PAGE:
So very briefly in so far as intermittent claudication these are patient who have pain with walking not at rest. It occurs in muscles groups not in the foot so somebody who comes in who has pain in the foot with walking not a symptom of claudication. Somebody who has pain in their leg at rest not a symptom of claudication it is reproducible and it does resolve complete after they stop walking. Common size of claudication those patients who present with pain in the buttocks, hips or thighs those patients are going to have a aorta iliac disease because this is what supplies this muscle group. Those patients who have thigh and calf claudication, particularly calf claudication it's going to be in the femoral popliteal segment because again those are, that’s the muscle group supply.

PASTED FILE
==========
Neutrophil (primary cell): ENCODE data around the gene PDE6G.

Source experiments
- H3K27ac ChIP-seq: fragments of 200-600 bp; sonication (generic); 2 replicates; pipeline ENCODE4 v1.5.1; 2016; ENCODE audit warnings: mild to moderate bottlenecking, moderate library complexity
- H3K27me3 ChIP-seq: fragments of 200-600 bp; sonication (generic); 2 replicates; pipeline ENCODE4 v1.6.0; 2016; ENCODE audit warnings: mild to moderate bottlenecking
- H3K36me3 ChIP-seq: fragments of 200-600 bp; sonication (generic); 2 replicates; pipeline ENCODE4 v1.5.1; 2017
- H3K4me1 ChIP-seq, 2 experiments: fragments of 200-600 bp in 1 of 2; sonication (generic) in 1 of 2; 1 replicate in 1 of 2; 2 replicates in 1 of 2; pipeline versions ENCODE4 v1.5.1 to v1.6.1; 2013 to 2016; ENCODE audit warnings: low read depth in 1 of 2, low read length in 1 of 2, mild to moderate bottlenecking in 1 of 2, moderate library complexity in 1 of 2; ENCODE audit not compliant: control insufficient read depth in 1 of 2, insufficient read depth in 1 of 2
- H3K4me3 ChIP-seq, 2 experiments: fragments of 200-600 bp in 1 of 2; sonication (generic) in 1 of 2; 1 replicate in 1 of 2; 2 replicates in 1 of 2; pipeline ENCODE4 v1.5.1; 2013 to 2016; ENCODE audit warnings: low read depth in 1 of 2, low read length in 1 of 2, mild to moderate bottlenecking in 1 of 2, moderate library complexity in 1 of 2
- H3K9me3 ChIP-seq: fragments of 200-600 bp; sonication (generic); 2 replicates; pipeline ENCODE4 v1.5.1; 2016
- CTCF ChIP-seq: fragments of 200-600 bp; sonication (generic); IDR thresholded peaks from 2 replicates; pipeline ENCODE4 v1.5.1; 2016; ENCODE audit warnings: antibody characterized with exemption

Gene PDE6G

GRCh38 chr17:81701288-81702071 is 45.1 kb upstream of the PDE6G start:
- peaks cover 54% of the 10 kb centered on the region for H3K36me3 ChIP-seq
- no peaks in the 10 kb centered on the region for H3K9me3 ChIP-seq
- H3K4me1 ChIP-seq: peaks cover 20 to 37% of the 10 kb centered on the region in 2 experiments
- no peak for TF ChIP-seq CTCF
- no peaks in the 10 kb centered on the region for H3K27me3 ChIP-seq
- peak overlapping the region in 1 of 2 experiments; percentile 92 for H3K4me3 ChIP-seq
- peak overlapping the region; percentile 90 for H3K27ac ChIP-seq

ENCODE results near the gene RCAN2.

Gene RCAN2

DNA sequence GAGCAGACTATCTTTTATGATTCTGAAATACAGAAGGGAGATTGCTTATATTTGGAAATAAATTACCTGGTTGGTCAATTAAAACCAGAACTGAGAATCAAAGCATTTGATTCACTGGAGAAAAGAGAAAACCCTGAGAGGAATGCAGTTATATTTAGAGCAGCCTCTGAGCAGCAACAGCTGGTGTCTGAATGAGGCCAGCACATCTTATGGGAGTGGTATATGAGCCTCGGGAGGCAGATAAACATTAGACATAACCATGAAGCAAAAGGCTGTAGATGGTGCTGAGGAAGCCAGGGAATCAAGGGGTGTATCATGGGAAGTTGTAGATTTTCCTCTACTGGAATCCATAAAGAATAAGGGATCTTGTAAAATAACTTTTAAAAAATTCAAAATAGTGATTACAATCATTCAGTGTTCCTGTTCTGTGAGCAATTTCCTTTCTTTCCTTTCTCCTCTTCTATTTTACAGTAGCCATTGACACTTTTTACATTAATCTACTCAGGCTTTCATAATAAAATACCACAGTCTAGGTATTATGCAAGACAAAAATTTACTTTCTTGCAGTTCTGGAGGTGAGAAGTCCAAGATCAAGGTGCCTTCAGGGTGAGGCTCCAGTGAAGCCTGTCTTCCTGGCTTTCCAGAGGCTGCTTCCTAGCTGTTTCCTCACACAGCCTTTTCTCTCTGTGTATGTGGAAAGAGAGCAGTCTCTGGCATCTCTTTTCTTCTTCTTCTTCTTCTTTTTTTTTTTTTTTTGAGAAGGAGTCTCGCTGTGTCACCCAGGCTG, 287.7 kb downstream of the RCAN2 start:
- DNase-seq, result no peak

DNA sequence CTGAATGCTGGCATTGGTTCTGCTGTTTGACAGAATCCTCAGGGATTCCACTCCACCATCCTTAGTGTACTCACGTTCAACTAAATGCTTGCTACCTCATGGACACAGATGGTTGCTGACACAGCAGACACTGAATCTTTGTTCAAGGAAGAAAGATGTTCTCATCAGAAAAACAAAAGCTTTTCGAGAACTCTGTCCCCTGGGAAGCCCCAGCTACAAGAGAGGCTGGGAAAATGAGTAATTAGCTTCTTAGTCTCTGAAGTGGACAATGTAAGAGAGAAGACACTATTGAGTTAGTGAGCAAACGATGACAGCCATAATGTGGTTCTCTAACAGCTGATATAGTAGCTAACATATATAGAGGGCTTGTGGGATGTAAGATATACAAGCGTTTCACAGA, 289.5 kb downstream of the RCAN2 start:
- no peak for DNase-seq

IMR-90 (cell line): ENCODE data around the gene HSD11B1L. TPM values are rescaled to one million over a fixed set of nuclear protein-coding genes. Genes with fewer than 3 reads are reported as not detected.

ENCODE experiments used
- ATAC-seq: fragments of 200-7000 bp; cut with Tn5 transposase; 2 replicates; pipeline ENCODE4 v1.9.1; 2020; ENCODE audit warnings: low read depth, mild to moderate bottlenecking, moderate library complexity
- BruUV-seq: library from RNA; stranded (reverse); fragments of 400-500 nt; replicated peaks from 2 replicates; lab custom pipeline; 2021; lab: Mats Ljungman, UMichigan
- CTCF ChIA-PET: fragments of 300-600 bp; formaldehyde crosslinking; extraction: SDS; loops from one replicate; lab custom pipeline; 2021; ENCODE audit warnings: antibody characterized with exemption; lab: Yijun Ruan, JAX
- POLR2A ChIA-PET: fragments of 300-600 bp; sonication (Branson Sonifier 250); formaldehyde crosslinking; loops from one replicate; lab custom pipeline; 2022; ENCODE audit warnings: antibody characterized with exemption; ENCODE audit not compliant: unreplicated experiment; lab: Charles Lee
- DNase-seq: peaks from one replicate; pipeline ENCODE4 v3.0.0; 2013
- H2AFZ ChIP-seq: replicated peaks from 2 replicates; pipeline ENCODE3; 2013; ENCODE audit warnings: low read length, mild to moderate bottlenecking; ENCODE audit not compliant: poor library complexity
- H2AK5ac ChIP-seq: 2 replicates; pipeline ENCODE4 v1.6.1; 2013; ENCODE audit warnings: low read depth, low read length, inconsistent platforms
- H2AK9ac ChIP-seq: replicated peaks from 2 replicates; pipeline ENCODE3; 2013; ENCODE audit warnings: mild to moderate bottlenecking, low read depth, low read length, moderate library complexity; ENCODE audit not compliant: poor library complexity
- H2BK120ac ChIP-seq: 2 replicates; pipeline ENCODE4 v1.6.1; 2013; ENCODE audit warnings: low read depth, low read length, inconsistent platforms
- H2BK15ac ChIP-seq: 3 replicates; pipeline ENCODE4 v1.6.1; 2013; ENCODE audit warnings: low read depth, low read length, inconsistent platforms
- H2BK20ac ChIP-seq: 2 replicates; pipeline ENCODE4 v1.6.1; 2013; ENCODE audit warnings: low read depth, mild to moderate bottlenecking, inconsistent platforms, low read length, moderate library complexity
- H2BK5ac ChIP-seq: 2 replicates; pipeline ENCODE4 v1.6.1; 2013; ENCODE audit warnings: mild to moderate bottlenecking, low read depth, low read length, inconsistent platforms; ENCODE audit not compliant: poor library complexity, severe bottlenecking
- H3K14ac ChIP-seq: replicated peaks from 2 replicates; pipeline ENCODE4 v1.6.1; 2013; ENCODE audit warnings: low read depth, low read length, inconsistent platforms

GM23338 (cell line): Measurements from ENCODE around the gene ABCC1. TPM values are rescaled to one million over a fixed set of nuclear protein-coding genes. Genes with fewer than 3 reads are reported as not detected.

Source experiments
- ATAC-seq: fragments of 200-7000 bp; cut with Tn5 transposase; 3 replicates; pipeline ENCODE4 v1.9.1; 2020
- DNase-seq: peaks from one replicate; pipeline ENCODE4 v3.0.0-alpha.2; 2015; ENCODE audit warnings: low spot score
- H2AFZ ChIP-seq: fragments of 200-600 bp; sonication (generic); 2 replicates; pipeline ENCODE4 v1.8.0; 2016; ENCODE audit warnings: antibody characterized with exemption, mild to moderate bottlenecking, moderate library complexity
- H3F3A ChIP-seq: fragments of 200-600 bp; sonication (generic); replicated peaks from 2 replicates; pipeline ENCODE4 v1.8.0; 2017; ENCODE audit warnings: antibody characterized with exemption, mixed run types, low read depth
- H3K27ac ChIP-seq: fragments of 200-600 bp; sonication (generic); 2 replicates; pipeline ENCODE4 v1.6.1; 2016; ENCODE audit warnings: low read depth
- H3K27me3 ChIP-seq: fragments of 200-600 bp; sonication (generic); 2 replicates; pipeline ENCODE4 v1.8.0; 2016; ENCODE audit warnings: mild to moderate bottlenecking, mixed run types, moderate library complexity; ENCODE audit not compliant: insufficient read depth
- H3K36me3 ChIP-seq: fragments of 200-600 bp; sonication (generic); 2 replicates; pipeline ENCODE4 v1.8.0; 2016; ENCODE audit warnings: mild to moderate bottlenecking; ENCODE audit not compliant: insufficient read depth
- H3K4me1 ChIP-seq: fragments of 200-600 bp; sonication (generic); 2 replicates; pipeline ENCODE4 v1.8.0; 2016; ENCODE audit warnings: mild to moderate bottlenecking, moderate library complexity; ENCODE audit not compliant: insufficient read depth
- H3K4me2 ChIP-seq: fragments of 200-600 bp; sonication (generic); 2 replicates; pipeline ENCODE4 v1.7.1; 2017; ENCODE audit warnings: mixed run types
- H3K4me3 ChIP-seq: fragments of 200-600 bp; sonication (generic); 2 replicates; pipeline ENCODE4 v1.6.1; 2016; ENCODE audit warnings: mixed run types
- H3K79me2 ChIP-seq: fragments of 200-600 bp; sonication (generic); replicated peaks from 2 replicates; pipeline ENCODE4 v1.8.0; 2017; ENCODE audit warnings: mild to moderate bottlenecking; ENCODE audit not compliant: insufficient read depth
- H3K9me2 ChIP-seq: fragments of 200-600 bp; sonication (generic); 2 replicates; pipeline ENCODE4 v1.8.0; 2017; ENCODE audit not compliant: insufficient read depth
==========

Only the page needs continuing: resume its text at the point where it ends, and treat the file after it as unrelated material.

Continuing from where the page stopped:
Ischemic rest pain and remember that ischemic rest pain is critical limb ischemic and it's important to recognize the symptom, the pain is going to be at rest in the foot because that represents, they are known to at rest of the body, it’s the furthest away from the heart. It's usually nocturnal, these patients who have that classic presentation of, they have to sleep with their leg dangling so that gravity can help the flow of blood to the foot. It's worse when they are in a recumbent position, it improves your dependency and again those patients who say I get pain in my calf at night when I am sleeping that is not the usually symptom of ischemic rest pain, it occurs in the foot.